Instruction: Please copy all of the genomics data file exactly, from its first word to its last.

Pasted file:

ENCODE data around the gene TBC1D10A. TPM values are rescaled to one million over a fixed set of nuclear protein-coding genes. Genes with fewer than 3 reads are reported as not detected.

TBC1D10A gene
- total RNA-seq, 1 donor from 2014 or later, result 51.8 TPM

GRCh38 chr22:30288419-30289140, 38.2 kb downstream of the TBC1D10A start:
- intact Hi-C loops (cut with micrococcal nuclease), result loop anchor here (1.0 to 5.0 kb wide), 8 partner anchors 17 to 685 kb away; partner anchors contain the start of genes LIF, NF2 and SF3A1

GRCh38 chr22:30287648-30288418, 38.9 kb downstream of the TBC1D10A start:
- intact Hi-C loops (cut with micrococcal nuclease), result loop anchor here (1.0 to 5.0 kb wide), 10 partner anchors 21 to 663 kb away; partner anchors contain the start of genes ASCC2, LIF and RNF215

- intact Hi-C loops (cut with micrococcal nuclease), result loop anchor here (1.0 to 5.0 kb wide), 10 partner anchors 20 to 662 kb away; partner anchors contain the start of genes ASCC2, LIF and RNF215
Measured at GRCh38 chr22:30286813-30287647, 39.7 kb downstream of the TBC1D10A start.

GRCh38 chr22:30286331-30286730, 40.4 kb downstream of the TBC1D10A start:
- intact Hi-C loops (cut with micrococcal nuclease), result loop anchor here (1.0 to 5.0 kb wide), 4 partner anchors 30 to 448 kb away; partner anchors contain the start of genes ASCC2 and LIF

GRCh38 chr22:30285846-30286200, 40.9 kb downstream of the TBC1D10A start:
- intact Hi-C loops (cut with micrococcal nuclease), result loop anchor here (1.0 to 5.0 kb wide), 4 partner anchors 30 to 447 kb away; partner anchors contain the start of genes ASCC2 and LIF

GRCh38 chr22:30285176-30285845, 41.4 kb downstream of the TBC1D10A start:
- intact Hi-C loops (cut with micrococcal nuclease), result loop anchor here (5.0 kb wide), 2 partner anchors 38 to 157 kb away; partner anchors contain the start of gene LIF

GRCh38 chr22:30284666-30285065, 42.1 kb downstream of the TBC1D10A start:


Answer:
ENCODE data around the gene TBC1D10A. TPM values are rescaled to one million over a fixed set of nuclear protein-coding genes. Genes with fewer than 3 reads are reported as not detected.

TBC1D10A gene
- total RNA-seq, 1 donor from 2014 or later, result 51.8 TPM

GRCh38 chr22:30288419-30289140, 38.2 kb downstream of the TBC1D10A start:
- intact Hi-C loops (cut with micrococcal nuclease), result loop anchor here (1.0 to 5.0 kb wide), 8 partner anchors 17 to 685 kb away; partner anchors contain the start of genes LIF, NF2 and SF3A1

GRCh38 chr22:30287648-30288418, 38.9 kb downstream of the TBC1D10A start:
- intact Hi-C loops (cut with micrococcal nuclease), result loop anchor here (1.0 to 5.0 kb wide), 10 partner anchors 21 to 663 kb away; partner anchors contain the start of genes ASCC2, LIF and RNF215

- intact Hi-C loops (cut with micrococcal nuclease), result loop anchor here (1.0 to 5.0 kb wide), 10 partner anchors 20 to 662 kb away; partner anchors contain the start of genes ASCC2, LIF and RNF215
Measured at GRCh38 chr22:30286813-30287647, 39.7 kb downstream of the TBC1D10A start.

GRCh38 chr22:30286331-30286730, 40.4 kb downstream of the TBC1D10A start:
- intact Hi-C loops (cut with micrococcal nuclease), result loop anchor here (1.0 to 5.0 kb wide), 4 partner anchors 30 to 448 kb away; partner anchors contain the start of genes ASCC2 and LIF

GRCh38 chr22:30285846-30286200, 40.9 kb downstream of the TBC1D10A start:
- intact Hi-C loops (cut with micrococcal nuclease), result loop anchor here (1.0 to 5.0 kb wide), 4 partner anchors 30 to 447 kb away; partner anchors contain the start of genes ASCC2 and LIF

GRCh38 chr22:30285176-30285845, 41.4 kb downstream of the TBC1D10A start:
- intact Hi-C loops (cut with micrococcal nuclease), result loop anchor here (5.0 kb wide), 2 partner anchors 38 to 157 kb away; partner anchors contain the start of gene LIF

GRCh38 chr22:30284666-30285065, 42.1 kb downstream of the TBC1D10A start: